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Do you find it easier to give than to receive?


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Edifa - published on 06/17/20

Knowing how to receive is just as important as knowing how to give.

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Happy are those who’ve received the divine gift of life! The first part of our lives is spent receiving. As helpless infants, we are the receivers of so much care: care for our physical self without which we could not survive; emotional care that helps our heart grow; spiritual care and the divine gift of sacramental grace that introduces us into Christ.

As we develop we learn to share, albeit not without temper tantrums, assuming what’s mine is mine and what’s yours is mine, and plenty of resounding No’s! Learning to give does not come easy and needs to be repeated many times before it becomes natural.

Couples also have to go through the same stages. Our initial impulse is to fill our partner with love. With the arrival of the first child, however, that happy balance comes undone. Young parents have to give up sleep, free-time, tranquility, patience … The newborn demands our presence, attention, affection, and this imposes on the time parents would prefer to have for themselves.

Thus, after having been in the place where we have received so much, the family becomes a training camp for giving. Even if it has been a gradual progression accompanied by much love, there will still be suffering, nostalgia, and even bitterness … And the same thing happens in all of our commitments: after an initial enthusiasm where we feel especially generous, over the passing years we find it more difficult to remain faithful to the ideals we started out with. This is the way we are made: we find it easier to focus on ourselves than to open up to others. However, “loving means giving everything, even giving yourself,” as St. Therese of Lisieux would say. So, how do we engage in the dynamic of this divine gift?

A small effort can become a nugget of gold

Let us ponder the adventure of the beggar in the tale of the great Indian novelist Rabindranath Tagore:

I had gone a-begging from door to door in the village path, when thy golden chariot appeared in the distance like a gorgeous dream and I wondered who was this King of all kings! My hopes rose high and me thought my evil days were at an end, and I stood waiting for alms to be given unasked and for wealth scattered on all sides in the dust. The chariot stopped where I stood. Thy glance fell on me and thou camest down with a smile. I felt that the luck of my life had come at last. Then of a sudden thou didst hold out thy right hand and say `What hast thou to give to me?’ Ah, what a kingly jest was it to open thy palm to a beggar to beg! I was confused and stood undecided, and then from my wallet I slowly took out the least little grain of corn and gave it to thee. But how great my surprise when at the day’s end I emptied my bag on the floor to find a least little gram of gold among the poor heap. I bitterly wept and wished that I had had the heart to give thee my all.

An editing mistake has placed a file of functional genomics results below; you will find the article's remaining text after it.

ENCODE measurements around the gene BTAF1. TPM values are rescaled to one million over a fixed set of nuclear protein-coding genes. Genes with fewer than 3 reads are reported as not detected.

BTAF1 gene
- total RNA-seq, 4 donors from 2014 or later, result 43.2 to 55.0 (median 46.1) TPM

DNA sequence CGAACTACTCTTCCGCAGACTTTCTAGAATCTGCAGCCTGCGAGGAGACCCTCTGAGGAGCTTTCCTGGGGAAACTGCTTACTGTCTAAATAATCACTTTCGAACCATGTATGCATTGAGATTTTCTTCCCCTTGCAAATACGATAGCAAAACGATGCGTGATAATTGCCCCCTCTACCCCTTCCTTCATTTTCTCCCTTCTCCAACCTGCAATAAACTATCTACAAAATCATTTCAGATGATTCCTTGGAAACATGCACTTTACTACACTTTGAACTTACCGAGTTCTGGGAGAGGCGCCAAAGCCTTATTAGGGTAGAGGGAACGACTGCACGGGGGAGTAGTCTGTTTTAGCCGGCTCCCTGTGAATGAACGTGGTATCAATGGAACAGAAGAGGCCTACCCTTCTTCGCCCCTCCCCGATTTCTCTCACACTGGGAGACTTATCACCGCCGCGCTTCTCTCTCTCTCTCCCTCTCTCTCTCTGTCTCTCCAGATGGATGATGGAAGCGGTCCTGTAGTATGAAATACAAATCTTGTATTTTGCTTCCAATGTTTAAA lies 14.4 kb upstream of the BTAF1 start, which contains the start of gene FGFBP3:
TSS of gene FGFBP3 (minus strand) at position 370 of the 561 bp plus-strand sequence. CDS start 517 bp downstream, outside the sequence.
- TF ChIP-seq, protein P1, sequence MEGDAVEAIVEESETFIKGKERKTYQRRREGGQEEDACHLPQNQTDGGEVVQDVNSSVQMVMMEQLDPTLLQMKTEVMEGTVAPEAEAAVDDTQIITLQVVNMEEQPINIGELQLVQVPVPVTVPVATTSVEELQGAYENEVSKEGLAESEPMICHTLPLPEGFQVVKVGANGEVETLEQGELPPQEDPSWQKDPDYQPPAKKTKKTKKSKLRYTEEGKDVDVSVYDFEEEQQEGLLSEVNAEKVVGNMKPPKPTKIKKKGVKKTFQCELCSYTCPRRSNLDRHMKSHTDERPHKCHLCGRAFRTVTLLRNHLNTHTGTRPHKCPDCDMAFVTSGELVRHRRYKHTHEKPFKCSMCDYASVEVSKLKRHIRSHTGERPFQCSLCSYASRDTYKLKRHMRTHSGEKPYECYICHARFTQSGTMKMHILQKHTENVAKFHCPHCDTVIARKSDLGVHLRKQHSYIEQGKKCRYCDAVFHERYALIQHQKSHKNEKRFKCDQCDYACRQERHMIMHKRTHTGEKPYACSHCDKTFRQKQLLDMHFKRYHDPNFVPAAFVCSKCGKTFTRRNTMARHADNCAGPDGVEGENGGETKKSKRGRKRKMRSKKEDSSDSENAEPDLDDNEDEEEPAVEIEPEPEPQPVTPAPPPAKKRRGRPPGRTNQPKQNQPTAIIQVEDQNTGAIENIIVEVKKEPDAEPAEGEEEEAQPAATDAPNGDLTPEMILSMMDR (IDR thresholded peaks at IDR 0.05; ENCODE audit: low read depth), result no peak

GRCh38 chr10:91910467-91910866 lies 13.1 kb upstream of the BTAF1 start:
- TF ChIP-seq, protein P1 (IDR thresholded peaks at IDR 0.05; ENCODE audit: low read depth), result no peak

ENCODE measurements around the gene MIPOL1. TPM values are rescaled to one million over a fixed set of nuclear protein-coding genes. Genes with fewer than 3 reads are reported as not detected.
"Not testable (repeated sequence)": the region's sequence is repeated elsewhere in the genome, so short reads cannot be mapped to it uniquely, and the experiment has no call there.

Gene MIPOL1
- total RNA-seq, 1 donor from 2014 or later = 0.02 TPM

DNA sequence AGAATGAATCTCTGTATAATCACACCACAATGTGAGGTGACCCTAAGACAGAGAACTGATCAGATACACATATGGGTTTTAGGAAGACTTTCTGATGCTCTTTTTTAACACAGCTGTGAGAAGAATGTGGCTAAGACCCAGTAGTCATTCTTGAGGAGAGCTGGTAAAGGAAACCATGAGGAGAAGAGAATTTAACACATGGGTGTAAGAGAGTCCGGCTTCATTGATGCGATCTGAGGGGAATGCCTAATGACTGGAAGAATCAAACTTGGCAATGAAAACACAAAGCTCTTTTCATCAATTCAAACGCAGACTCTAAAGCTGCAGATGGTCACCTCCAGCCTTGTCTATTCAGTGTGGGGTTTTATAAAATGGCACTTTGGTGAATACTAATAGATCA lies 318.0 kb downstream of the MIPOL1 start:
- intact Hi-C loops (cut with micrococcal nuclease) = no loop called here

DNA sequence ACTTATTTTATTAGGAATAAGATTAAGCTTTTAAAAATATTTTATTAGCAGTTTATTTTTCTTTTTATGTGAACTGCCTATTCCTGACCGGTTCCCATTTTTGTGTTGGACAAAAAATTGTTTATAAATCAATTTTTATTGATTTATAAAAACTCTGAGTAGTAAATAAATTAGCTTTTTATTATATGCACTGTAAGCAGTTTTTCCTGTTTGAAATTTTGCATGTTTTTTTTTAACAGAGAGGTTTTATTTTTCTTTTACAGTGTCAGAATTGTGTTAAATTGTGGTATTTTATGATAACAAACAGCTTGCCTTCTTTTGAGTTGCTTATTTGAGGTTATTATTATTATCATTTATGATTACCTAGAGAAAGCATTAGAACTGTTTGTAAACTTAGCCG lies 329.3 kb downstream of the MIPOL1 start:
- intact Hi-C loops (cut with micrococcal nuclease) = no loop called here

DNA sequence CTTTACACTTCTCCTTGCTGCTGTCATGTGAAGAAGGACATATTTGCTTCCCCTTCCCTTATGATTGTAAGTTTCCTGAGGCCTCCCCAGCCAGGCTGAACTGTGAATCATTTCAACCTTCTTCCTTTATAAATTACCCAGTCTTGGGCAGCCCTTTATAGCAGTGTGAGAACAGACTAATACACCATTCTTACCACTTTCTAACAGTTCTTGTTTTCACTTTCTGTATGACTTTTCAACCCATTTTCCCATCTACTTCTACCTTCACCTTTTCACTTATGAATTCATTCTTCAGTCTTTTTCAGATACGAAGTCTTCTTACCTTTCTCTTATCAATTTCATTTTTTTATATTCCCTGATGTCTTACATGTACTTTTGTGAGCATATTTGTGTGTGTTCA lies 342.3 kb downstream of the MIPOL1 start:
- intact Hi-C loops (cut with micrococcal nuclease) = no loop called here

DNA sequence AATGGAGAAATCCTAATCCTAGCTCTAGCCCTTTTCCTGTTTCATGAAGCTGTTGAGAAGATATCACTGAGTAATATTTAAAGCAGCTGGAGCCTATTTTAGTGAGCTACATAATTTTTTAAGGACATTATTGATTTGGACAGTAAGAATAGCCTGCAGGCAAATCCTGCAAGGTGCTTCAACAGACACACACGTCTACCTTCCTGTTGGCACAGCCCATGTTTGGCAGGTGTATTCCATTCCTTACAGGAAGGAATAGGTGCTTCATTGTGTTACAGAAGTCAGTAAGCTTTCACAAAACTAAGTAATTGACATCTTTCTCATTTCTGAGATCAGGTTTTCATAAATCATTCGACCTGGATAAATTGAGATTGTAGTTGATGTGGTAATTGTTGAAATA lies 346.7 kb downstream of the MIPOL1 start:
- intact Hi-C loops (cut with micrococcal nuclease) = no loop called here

When we find it difficult to respond to someone’s request, remember that the smallest effort can turn into a nugget of gold! Or better: following the advice St. Therese of the Child Jesus gave to her novices, we can ask God to be our internal teacher, our internal “I,” guiding our actions.

We should make time for worship, and let ourselves be progressively transformed by Jesus who gave himself up for us. Because, as St. Bernard said: ”Everything is in Him: the cure for your wounds, the help you need, the correction of your faults, the source of your progress, in sum, everything a person can and should desire.”

From the moment we experience for ourselves that “to give is to receive” we gain the strength and the motivation to share with our brethren all that we have and all that we are.

Rolande Faure


Read more:
3 Reasons every professional needs to build a generosity network


Read more:
5 Bible verses about the benefits of almsgiving

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